By Robert Bowman, published June 6, 2014 on Forbes.com.
Third-party logistics (3PL) providers play an essential role in hooking up shippers with the right kind of transportation service. But their numbers are shrinking.
The trend is toward fewer, larger players. A recent example was the acquisition of One Stop Logistics by Echo Global Logistics, Inc. Chicago-based Echo earned $884 million in revenue in 2013, drawing on a network of more than 26,000 transportation providers. One Stop, with $50.7 million in gross revenue last year, offers both truckload and less-than-truckload brokerage services out of offices in Northern California and Florida. Purchase price of the deal was $37.3 million.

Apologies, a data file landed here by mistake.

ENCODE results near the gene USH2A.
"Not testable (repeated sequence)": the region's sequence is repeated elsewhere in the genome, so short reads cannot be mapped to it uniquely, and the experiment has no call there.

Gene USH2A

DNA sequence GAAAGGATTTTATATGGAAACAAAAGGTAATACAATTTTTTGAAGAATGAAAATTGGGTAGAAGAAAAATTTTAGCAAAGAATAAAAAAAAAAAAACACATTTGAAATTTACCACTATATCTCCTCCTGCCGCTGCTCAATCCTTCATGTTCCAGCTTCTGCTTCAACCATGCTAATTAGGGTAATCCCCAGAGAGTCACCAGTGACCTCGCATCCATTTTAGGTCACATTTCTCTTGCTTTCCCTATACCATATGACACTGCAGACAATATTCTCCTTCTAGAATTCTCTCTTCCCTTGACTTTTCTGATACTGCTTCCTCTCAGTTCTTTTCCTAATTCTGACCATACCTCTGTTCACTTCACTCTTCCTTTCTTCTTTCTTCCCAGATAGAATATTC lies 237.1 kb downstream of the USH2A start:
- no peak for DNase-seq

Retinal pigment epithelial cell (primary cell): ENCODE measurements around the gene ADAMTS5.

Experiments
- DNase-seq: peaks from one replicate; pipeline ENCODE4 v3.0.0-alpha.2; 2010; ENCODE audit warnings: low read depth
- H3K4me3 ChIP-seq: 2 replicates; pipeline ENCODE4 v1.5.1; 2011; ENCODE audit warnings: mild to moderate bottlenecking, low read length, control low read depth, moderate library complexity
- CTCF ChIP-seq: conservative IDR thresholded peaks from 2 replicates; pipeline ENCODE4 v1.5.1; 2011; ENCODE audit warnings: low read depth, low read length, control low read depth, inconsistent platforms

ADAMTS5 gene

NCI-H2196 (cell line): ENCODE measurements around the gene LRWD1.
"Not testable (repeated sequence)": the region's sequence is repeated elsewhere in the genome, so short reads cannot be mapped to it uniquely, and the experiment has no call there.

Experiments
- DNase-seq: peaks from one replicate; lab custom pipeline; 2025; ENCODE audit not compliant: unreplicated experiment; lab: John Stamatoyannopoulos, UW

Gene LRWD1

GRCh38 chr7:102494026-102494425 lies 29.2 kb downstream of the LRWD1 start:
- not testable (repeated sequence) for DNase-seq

Two months earlier, Coyote Logistics LLC bought Access America Transport. The combined company has revenues of more than $2 billion, working with some 40,000 carriers out of 17 locations in North America. That deal created the second-largest freight broker in the country, according to Jett McCandless, founder and president of logistics consultancy Carrier Direct. And earlier this year, XPO Logistics, Inc. snapped up Pacer International, the third largest intermodal service provider in North America, for $335 million.
Prior to 2013, said McCandless, there was only one broker in North America with revenues of more than $1 billion — C.H. Robinson Worldwide, Inc. (Cincinnati, OH-based Total Quality Logistics takes issue with that claim, noting that it hit the $1 billion mark in 2011.) Today, a handful of companies has surpassed that benchmark, but the total number of providers is on the decline.
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